Dear 2020

Dear 2020,

We welcomed you quietly–one kid in bed, the other at a sleepover, watching a late night movie on the couch at home. It’s too quiet in this house without Electra. Losing her right before the crush of the holidays and the long vacation from work somehow hurts more. I found myself caught between moments of melancholy and just needing to keep busy so I could stop missing her so much, so I could stop walking into the living room or looking out in the yard and expecting to see her there.

I spent several days grief-cleaning. I vacuumed, dusted, and rearranged Henry’s room. I moved Cadence’s room to the old spare bedroom/office, and then decided to redecorate a new spare bedroom/office/writing space complete with fresh paint and new furniture (which is due to be delivered next week).

And I gathered all Electra’s leftover food, dog treats, blankets, dog bed, kennels, unused medications–anything that could be needed and used–to donate to the local Humane Society. I didn’t want all of Electra’s things to be gone, but I sort of needed them to be. It made the pain a little more manageable. And I’m thankful that Stevie has been so sweet and patient as I fumble through the grief.

The calendar page turns, and a new year always brings excitement. You double down on all the things you’ve been wanting to do, meaning to do, procrastinating. You start out hopeful, start fresh. I’ve never been one to go overboard with a fancy New Year’s Eve party or a detailed list of resolutions, yet it’s hard not to buy into the magic and promise of a fresh start. The excitement this year has been tempered by loss and the introspection it always brings. It has made me think a little harder about my priorities, about the balance lack of balance in my life lately.

I need to be better–a better wife, a better mother, a better friend. I need to be a better leader at work. I need to be a better human in general.

And I need–really need–to make time to write again.

I made the mistake of telling one of my colleagues (who is also a writer) about the 365 Project I completed a few (ahem, like 9) years ago, and he threw down the challenge that maybe it’s time to get serious about another one if it will help me shake off the dust (and we’re talking about a real one, not the bullshit I tried to limp along last year by just finding random photos and quotes and lying to myself that it somehow counted). I’m swimming in ideas and unfinished projects–it’s starting to drive me insane. And since I just spent half my holiday break setting up a brand new home office, he kinda has a point. It might be time to get serious and actually get some shit done.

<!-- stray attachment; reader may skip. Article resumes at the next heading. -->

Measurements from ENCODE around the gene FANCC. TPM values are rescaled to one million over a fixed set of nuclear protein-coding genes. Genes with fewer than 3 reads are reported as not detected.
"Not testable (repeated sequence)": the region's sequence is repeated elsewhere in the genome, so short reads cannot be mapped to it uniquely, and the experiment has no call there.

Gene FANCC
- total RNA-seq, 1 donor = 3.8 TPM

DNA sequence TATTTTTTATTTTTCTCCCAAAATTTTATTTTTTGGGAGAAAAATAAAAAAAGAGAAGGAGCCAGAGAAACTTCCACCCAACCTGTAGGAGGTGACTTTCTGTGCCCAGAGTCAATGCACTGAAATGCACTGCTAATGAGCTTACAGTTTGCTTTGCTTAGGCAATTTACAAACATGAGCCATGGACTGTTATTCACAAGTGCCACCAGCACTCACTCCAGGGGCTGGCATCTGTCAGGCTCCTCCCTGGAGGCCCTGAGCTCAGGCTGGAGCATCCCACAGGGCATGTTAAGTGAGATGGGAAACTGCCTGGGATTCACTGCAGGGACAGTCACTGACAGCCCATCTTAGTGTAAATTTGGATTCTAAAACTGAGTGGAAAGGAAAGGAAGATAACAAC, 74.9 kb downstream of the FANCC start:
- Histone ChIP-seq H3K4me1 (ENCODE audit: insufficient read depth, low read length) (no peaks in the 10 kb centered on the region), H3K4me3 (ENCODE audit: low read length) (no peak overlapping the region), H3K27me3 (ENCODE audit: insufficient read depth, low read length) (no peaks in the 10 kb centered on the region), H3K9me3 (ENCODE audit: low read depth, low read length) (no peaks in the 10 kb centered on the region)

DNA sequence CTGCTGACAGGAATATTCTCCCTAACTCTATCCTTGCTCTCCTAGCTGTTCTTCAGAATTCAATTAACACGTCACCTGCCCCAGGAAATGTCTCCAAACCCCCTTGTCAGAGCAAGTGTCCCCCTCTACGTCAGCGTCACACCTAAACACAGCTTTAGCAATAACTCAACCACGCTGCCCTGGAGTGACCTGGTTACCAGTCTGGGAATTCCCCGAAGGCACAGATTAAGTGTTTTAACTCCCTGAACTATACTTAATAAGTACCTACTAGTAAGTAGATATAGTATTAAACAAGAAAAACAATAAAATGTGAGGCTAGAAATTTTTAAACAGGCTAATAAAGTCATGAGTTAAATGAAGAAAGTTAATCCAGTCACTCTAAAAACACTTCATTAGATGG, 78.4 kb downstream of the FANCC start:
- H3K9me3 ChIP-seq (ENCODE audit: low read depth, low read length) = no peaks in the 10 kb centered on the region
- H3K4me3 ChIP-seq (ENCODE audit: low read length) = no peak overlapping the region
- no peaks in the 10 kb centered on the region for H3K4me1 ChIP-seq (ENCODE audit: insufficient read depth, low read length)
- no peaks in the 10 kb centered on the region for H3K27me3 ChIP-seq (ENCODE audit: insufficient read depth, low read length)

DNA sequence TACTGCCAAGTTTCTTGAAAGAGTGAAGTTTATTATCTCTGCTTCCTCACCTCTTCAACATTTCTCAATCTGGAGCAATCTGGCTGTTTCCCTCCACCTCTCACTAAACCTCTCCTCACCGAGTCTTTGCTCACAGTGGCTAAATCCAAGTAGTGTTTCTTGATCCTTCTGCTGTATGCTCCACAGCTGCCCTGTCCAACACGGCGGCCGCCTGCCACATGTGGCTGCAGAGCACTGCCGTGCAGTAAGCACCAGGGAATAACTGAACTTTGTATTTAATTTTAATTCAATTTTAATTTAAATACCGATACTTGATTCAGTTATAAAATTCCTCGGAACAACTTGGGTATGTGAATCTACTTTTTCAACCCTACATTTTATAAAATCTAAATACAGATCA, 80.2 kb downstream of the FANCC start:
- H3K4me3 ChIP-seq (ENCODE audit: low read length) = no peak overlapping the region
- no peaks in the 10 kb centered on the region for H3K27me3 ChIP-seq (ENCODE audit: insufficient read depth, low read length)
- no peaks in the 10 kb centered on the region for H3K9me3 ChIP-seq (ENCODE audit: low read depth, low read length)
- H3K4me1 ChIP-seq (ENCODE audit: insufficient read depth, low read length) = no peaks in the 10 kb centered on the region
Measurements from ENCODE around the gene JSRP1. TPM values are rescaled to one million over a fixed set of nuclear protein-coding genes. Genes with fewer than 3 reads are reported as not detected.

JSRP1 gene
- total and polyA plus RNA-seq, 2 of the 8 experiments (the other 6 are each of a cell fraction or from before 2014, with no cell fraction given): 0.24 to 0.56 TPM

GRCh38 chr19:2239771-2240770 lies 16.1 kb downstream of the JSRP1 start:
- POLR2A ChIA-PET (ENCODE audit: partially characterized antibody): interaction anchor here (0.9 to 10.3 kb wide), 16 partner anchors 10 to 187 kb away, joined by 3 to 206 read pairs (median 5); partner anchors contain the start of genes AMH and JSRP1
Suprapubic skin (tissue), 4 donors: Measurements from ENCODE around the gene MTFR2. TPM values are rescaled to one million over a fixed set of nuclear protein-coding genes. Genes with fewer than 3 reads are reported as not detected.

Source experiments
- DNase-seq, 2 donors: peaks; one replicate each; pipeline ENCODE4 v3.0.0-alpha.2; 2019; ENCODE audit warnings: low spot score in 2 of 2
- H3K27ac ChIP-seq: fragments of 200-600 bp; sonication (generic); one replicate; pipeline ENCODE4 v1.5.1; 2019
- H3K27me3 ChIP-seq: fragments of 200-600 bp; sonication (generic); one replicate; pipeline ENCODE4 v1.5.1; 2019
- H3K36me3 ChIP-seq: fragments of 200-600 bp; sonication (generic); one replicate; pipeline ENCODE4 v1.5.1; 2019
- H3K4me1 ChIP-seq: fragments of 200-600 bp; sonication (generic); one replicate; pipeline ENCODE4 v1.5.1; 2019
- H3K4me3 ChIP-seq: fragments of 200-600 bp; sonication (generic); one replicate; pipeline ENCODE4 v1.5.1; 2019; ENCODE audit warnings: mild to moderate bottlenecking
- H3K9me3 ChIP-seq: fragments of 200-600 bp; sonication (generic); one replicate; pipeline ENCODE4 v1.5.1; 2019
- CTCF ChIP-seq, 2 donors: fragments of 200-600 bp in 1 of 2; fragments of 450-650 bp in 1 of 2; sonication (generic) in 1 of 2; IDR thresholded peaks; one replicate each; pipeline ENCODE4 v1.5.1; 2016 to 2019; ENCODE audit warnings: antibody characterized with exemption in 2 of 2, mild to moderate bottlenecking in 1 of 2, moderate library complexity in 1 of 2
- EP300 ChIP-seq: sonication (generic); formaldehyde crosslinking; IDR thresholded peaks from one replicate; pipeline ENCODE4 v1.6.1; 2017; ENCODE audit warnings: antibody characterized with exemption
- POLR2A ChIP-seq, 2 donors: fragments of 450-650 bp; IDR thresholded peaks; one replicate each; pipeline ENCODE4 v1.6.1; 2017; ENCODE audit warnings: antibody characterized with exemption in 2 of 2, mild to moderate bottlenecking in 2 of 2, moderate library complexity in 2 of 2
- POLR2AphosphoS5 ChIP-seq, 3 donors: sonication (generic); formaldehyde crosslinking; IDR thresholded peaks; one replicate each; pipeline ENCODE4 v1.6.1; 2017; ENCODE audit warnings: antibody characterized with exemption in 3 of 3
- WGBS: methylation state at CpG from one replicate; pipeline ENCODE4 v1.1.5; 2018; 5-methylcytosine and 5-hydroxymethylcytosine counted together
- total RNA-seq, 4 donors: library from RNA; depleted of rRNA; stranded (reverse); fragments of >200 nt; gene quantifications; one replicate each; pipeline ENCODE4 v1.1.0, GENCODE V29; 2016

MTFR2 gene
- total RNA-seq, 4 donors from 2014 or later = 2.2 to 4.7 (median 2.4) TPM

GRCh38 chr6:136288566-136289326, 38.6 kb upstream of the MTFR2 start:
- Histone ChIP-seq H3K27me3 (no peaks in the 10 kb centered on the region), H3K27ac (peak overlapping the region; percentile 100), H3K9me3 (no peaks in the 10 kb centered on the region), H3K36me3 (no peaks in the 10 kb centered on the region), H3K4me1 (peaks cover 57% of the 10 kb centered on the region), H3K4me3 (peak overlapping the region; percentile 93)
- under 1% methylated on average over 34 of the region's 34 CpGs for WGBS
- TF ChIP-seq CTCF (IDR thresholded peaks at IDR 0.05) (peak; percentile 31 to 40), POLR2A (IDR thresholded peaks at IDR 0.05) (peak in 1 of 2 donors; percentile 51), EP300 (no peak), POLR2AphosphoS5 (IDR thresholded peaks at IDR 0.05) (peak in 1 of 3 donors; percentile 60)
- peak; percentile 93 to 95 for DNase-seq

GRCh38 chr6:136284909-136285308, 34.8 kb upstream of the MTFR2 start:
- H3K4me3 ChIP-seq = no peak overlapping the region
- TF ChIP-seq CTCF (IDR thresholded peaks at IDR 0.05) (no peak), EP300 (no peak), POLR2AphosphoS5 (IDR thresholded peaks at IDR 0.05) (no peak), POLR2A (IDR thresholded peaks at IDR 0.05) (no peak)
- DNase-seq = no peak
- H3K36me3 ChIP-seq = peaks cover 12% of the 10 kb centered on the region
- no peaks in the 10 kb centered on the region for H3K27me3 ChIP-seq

I mean, if I really want to continue to call myself a “writer,” I need to be writing. Right? That’s sorta how it works.

But I gotta be realistic–there’s no way I can do a 365 Project blog again. Not now.

A blog a week? Now that I can probably do. But to be completely honest, the pressure of trying to write something I actually feel like putting out there in the universe for actual people (other than me) to read is a whole lot of pressure and anxiety I don’t need in my life. I always want what I put out there to be good (or at least a couple levels above shit) so if someone does read it, they don’t feel like they’ve completely wasted their time and burned off precious brain cells.

What I am committing to–seriously committing to–is writing every day. Just writing. A journal entry, a letter, a chapter, a scene. Hell, even a poem if the mood strikes. And who knows, maybe some of it will end up here, but a lot of it won’t. And I’m okay with that. What matters is I’m making space for it, and I’m holding that space sacred. That’s my gift to myself this year.

So here we go, 2020. I’m walking in with no expectations and no specific plans (because dammit that somehow seems to be what always works out the best for me). I’m just going to be here, doing the best I can and then getting up and trying to do even better the next day. And in this new decade, I promise I’m going to have more meaningful conversations. I’m going to connect with old friends and make a few new ones. I’m going to read more books, taste (and cook) new foods. I’m going to travel to a few new (and visit a few favorite) places. I going to live and learn and love, and I’m going to try like hell to fall into bed each night knowing that I’ve squeezed as much joy as I possibly can out of every day.

Sounds like a pretty tall order, but I’ve always sort of enjoyed a challenge. And lucky for me, I’ve got some pretty rad people along for the ride.

Day 152 – What darkness did you conquer?

So true.

What darkness did you conquer?

Day 148 – Your kind of crazy

So glad I’ve been able to find a few.

You know who you are. 😉

Day 144 – The little things

You know, Dolly is one brilliant lady…

Day 139 – The meaning in the chaos